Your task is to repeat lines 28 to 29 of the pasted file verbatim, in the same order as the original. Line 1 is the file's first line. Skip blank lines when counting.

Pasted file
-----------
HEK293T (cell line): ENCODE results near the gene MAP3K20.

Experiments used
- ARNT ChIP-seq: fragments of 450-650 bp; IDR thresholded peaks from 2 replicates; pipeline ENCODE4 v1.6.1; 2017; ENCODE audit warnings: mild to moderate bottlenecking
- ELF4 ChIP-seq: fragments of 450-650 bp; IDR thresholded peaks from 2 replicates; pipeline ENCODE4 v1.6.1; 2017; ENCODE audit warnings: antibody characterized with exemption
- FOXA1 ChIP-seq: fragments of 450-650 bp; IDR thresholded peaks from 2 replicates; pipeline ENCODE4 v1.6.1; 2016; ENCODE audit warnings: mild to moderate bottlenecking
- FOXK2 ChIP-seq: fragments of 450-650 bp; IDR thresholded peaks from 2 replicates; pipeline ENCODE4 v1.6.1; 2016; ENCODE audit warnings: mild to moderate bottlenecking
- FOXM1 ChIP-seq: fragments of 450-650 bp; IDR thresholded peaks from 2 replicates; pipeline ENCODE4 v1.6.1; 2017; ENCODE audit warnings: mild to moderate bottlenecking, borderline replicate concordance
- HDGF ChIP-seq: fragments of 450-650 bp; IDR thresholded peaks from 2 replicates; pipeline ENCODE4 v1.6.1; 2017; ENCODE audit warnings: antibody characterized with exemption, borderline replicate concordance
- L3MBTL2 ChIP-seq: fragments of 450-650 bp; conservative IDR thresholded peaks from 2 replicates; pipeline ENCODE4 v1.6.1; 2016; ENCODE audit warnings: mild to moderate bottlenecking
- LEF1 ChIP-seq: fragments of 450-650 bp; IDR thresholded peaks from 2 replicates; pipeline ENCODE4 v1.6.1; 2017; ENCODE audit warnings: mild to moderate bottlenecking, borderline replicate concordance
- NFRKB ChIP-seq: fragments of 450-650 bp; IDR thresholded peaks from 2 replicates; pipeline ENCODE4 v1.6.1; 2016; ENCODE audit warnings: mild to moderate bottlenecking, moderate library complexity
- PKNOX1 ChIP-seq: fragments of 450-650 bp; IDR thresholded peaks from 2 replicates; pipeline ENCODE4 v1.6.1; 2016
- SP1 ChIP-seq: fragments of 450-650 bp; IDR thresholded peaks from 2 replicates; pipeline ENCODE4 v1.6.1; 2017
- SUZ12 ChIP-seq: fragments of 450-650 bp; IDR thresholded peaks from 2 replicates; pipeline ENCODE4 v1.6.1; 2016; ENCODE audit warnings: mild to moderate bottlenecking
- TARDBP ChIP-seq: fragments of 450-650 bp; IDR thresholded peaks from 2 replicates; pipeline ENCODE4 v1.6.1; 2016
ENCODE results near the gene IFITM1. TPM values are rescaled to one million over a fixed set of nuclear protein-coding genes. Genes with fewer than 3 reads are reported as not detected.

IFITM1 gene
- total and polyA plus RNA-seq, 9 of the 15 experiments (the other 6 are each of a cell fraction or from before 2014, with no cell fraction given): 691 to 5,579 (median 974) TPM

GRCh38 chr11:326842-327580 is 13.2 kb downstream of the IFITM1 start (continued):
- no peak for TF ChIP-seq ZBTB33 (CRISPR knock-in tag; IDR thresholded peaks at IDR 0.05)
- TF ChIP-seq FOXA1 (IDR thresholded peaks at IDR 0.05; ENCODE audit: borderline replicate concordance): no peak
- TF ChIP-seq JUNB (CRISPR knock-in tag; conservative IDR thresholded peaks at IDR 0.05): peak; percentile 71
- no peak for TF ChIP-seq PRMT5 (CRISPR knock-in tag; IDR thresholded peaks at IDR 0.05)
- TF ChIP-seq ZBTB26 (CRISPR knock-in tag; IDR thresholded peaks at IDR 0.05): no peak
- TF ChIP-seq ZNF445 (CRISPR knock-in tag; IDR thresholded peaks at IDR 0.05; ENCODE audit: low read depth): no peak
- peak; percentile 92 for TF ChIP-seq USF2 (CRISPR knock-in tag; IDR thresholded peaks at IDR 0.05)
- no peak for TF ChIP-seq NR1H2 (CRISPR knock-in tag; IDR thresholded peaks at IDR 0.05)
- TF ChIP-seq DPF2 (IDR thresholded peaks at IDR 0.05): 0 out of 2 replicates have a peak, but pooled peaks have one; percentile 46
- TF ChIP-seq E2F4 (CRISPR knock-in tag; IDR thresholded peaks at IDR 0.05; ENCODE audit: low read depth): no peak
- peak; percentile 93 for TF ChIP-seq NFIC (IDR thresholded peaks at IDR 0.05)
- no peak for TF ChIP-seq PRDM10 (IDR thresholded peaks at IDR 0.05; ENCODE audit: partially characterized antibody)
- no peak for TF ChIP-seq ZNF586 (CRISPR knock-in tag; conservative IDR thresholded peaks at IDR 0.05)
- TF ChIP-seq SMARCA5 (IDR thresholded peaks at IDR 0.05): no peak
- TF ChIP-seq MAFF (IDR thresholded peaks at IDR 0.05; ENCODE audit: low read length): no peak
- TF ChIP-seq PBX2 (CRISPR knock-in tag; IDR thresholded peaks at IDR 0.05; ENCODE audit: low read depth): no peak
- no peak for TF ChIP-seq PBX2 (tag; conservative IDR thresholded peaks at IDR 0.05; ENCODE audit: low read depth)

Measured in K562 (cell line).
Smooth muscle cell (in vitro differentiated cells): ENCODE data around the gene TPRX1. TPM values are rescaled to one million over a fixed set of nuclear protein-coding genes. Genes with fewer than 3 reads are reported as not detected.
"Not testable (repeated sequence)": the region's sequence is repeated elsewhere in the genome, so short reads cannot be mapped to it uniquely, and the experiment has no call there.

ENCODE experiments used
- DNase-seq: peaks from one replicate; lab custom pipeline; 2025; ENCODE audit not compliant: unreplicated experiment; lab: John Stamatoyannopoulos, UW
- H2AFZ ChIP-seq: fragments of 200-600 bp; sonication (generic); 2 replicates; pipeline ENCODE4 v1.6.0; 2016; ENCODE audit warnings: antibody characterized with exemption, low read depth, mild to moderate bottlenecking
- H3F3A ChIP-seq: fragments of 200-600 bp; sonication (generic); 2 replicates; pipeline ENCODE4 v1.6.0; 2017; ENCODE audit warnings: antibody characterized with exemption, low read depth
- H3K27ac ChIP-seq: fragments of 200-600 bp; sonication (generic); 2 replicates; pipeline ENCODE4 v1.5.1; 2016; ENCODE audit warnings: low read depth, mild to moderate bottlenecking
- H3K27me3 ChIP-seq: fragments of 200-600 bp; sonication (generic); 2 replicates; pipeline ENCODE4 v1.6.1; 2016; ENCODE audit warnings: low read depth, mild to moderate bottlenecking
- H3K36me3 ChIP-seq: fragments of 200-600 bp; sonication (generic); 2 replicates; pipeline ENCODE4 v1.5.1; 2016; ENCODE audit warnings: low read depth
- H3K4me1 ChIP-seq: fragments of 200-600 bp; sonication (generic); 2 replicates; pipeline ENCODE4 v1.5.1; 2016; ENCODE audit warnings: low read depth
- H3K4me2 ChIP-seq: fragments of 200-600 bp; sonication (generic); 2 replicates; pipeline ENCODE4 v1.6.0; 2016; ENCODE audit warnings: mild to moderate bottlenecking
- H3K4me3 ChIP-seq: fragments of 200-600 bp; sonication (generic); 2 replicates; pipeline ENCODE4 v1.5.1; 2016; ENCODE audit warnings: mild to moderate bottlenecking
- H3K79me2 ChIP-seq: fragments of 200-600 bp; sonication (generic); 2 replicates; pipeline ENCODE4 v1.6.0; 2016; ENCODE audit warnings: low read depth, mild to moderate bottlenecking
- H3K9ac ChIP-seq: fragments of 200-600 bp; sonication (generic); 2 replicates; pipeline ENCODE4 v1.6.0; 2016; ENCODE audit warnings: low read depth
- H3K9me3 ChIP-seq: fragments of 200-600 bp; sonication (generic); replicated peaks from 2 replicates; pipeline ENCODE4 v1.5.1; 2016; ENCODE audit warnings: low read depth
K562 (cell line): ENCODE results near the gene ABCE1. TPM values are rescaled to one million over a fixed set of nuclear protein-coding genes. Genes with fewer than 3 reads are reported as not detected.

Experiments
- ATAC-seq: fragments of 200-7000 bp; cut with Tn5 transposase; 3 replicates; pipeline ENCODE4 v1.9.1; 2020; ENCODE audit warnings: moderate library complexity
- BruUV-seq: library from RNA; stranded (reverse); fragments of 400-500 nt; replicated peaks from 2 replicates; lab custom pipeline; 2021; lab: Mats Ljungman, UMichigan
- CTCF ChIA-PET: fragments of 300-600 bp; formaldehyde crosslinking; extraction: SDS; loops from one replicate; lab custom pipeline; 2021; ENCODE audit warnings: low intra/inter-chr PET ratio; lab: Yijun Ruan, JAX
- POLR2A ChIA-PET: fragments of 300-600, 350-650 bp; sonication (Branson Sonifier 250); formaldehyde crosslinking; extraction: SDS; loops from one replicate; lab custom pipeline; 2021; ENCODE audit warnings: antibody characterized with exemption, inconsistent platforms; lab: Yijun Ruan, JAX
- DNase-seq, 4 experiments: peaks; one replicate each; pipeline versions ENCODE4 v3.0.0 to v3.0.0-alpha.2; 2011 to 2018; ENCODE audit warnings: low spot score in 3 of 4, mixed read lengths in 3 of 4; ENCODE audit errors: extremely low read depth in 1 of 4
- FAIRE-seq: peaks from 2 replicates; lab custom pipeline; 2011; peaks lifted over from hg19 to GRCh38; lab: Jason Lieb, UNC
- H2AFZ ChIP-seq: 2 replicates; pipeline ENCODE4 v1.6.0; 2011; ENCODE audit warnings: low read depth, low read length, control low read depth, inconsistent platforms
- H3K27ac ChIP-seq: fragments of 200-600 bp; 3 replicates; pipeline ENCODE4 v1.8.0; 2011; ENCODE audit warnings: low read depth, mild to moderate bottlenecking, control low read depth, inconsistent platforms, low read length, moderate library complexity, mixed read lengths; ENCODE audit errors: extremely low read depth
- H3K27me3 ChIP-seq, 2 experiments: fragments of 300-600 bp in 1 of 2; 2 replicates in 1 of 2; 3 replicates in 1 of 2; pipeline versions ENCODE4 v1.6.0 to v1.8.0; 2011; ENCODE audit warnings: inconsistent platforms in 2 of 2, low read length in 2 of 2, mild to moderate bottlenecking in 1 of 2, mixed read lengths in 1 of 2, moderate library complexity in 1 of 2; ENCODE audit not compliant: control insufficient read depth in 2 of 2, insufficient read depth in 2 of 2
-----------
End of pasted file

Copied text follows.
- TF ChIP-seq DPF2 (IDR thresholded peaks at IDR 0.05): 0 out of 2 replicates have a peak, but pooled peaks have one; percentile 46
- TF ChIP-seq E2F4 (CRISPR knock-in tag; IDR thresholded peaks at IDR 0.05; ENCODE audit: low read depth): no peak